Supper puts whole grains in the spotlight

The Buffalo grits (front left) and red quinoa pilaf (front right) are two dishes in the new Mill section on Supper's menu. | Photo by Grace DickinsonIt’s raining grains at South Street’s farm-to-table restaurant, Supper. Chef Mitch Prensky recently added a new “Mill” section to the menu, bringing quinoa, barley and other whole grains to the center of the plate.

“I wanted options that would be healthier and different than your traditional Italian pasta,” says Chef Prensky who opened Supper back in 2007 with his wife, Jennifer. “This gives us an opportunity to work with those more marginal ingredients that people tend to only see in smaller amounts.”

The Mill section offers four different dishes, which will change as new produce comes in season. Most fruits and vegetables are sourced from the restaurant’s personal farm, Blue Elephant, located just 45 minutes outside Philadelphia in Newtown, Pa.

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Farm & Table: Three Philadelphia restaurateurs try their hands at farming

story by Liz Pacheco | photos by Neal Santos

Chef Jose Garces is in his outdoor kitchen making salmorejo—a cold Spanish soup similar to gazpacho. He adds bright yellow tomatoes to the food processor along with garlic, vinegar and baguette pieces. “A few years ago,” he says, “I would’ve made this with tomatoes from Mexico.” This afternoon, the tomatoes are from a very local source—Garces’ backyard, which doubles as a farm. This is the first full season for the 40-acre Luna Farm in Ottsville, which is named in honor of the Garces family dog as well as the brilliant nightscapes the property offers. The nearly 100 varieties of herbs and vegetables are organically grown for the Garces company restaurants—most specifically Philadelphia’s JG Domestic, which focuses on using local ingredients. But Garces isn’t the only, or first, Philadelphia chef to delve into farming. Mitch Prensky, owner and chef of Supper, is in his third year working with Blue Elephant Farm in Newtown Square, which grows solely for his restaurant and catering company. Last February, Andrea Rossi began cultivating in Orwigsburg on his farm, Grateful Acres. This spring, Rossi launched a Community Supported Agriculture (CSA) program through his restaurant C19. For these three chefs, the farms are creative challenges—they require money, planning, and of course, physical labor. At their restaurants, these chefs are no longer just cooking, they’re developing innovative models for combining the farm and the table.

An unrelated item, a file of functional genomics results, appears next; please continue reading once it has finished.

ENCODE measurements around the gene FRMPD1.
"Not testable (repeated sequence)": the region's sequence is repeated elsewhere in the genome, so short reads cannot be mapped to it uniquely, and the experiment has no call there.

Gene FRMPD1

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The Food Issue: Nature Preserve

Supper’s Mitch Prensky brings pickling into the modern era 
by Lee Stabert

Carrots with passion fruit, saffron and garlic with cauliflower, barigoule and artichokes, turnips with Herbes de Provence, spicy pickled vegetables for báhn mi, kosher dill pickles, okra with sage, preserved lemons and oranges, mushrooms, apples, Brussels sprouts, cauliflower, green beans and okra.

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